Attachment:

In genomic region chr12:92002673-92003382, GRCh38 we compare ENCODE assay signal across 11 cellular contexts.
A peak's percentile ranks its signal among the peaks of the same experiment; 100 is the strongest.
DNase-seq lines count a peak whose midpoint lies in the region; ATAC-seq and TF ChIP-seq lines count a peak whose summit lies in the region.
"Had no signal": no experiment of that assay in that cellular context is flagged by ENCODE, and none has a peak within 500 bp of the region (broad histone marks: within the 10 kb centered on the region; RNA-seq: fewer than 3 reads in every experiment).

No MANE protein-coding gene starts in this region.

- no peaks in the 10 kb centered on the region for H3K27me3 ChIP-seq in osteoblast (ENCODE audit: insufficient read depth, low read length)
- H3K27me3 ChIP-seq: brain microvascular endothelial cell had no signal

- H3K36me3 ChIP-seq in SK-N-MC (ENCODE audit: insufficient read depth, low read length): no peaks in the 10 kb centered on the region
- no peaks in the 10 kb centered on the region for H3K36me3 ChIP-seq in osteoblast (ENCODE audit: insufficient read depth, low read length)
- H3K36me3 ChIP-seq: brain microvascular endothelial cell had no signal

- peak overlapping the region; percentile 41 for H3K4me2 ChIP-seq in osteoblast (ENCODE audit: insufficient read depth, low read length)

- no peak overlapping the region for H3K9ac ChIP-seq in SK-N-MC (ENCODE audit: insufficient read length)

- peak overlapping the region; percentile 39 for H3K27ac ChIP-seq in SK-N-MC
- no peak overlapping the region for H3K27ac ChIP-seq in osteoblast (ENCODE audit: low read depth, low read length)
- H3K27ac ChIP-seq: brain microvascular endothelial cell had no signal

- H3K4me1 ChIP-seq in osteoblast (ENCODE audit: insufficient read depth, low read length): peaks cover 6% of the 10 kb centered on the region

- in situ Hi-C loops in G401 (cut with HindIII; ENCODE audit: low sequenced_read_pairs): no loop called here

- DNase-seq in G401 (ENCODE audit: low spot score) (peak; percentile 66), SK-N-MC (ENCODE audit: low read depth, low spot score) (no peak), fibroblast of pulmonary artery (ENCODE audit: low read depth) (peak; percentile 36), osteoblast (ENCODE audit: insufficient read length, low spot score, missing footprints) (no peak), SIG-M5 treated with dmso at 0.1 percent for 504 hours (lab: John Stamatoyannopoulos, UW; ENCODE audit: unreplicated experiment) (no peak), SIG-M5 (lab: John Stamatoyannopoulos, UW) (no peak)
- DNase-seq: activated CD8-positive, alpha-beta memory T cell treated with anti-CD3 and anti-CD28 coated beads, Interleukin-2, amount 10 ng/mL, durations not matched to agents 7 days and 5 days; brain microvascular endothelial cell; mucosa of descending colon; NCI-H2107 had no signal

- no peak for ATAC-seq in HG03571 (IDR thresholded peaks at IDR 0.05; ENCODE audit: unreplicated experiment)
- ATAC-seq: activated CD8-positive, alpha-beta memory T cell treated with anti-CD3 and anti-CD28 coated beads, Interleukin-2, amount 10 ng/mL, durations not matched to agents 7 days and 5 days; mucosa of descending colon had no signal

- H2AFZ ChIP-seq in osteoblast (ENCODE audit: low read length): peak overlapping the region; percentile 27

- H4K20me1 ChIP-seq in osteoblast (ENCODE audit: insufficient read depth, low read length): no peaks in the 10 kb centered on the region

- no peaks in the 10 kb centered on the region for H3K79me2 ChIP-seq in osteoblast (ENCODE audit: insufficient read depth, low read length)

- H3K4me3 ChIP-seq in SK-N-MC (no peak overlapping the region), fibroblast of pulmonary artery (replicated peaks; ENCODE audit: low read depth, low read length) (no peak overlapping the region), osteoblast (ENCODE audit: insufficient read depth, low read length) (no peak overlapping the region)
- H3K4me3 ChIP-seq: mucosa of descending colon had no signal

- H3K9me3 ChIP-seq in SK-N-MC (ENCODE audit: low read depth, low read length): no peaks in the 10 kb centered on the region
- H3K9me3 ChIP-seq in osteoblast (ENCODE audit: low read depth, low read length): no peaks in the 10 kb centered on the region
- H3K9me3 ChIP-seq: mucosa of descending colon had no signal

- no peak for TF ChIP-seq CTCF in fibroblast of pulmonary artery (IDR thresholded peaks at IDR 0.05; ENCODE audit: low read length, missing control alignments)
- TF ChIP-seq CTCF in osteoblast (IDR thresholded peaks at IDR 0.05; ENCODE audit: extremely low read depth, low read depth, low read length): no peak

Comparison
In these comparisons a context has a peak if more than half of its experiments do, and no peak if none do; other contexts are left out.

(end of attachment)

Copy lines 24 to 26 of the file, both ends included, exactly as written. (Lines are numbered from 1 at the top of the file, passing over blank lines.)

- no peaks in the 10 kb centered on the region for H3K79me2 ChIP-seq in osteoblast (ENCODE audit: insufficient read depth, low read length)

- H3K4me3 ChIP-seq in SK-N-MC (no peak overlapping the region), fibroblast of pulmonary artery (replicated peaks; ENCODE audit: low read depth, low read length) (no peak overlapping the region), osteoblast (ENCODE audit: insufficient read depth, low read length) (no peak overlapping the region)
- H3K4me3 ChIP-seq: mucosa of descending colon had no signal